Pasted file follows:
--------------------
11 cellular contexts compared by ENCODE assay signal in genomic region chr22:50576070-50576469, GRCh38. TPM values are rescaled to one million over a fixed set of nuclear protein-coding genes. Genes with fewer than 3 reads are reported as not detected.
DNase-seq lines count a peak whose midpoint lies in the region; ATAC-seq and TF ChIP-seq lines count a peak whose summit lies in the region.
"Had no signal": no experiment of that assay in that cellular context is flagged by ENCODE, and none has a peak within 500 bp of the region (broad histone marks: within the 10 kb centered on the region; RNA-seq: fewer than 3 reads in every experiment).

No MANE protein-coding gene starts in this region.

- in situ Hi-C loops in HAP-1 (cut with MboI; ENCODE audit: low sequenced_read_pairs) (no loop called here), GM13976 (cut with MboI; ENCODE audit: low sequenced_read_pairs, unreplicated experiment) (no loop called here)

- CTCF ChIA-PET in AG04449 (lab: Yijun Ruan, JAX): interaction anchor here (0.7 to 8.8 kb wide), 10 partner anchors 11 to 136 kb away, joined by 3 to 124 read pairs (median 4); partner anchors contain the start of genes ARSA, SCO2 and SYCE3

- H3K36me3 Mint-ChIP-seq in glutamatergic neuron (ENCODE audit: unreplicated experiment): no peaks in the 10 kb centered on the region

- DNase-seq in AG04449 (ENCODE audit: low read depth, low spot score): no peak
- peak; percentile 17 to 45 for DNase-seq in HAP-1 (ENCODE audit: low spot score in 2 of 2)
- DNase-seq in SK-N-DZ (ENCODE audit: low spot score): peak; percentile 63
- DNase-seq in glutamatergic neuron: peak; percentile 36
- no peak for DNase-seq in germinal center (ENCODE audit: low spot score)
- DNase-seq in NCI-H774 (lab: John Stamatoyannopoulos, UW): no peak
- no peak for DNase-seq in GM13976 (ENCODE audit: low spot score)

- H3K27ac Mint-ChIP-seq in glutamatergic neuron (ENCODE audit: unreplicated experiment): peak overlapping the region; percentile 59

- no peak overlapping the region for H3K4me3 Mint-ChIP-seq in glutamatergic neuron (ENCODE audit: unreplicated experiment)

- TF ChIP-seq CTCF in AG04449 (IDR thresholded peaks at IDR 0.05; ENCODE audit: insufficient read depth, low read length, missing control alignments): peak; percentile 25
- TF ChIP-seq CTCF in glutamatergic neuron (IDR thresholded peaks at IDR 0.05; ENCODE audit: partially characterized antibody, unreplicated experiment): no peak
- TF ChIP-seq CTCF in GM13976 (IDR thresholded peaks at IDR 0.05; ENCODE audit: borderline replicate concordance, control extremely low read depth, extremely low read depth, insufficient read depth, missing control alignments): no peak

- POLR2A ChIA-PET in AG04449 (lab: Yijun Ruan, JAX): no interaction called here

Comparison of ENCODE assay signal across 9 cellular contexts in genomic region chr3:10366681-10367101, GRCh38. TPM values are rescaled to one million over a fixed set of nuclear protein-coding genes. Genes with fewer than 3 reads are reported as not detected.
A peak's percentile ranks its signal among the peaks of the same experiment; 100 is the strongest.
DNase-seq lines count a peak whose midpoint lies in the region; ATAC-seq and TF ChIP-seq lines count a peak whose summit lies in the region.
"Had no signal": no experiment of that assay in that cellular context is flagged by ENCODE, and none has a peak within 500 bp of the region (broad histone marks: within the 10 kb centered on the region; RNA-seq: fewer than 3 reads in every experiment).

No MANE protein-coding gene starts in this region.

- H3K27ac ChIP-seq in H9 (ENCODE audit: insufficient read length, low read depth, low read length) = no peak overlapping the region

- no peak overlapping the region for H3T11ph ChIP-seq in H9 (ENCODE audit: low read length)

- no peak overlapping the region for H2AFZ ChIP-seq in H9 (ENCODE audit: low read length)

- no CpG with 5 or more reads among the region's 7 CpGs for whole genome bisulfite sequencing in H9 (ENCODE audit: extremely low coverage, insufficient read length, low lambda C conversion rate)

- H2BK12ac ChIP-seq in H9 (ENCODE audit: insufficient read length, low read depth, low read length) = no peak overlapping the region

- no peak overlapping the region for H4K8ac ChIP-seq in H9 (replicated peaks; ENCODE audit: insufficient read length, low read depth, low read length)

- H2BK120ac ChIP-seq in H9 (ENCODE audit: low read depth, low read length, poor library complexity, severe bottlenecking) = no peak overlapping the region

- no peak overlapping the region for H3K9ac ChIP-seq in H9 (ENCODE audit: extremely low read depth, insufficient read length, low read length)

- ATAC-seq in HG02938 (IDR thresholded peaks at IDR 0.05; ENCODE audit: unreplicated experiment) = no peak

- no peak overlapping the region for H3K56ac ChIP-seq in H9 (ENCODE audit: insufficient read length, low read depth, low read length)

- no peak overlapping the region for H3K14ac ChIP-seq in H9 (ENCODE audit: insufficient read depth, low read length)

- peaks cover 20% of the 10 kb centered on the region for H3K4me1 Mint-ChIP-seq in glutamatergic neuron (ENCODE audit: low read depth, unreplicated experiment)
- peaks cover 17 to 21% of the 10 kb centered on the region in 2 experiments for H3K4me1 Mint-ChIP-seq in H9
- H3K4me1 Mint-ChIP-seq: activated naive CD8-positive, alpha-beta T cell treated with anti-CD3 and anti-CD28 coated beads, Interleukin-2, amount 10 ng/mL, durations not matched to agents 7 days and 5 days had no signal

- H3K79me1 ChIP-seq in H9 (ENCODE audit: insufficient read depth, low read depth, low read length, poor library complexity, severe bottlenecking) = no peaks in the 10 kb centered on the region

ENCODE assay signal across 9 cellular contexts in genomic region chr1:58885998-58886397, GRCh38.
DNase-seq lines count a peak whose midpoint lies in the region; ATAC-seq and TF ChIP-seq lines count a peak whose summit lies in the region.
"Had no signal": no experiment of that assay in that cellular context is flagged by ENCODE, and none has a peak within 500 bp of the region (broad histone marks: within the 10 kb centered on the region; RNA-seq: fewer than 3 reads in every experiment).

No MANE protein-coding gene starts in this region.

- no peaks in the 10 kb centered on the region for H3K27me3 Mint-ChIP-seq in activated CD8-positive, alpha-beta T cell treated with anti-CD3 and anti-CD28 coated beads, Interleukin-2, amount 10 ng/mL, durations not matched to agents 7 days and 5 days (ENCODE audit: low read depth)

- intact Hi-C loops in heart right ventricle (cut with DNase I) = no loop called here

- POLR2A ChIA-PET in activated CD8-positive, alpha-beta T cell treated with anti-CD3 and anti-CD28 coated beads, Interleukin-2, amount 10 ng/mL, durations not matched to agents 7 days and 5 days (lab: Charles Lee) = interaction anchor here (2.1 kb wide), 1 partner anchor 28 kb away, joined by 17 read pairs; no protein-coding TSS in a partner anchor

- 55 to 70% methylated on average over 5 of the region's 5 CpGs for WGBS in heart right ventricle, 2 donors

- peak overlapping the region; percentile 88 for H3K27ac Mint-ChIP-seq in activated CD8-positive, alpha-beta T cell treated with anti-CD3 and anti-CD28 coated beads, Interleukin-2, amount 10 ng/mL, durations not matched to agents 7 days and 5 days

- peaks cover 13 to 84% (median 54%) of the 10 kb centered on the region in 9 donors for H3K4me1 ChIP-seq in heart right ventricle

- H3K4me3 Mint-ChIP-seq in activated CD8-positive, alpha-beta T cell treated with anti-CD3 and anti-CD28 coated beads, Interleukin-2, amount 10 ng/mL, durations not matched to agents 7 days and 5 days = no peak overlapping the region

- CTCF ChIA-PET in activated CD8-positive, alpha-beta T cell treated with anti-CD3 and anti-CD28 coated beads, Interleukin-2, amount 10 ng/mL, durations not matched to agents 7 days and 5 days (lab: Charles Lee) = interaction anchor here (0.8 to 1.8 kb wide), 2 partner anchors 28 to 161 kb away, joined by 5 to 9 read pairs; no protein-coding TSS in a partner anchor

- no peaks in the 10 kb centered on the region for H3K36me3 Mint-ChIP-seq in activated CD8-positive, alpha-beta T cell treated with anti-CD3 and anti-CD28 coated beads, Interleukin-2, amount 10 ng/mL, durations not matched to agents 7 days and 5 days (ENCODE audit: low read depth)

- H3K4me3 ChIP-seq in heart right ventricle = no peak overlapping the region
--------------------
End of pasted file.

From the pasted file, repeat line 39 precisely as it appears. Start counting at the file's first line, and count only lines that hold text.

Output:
- H3K4me1 Mint-ChIP-seq: activated naive CD8-positive, alpha-beta T cell treated with anti-CD3 and anti-CD28 coated beads, Interleukin-2, amount 10 ng/mL, durations not matched to agents 7 days and 5 days had no signal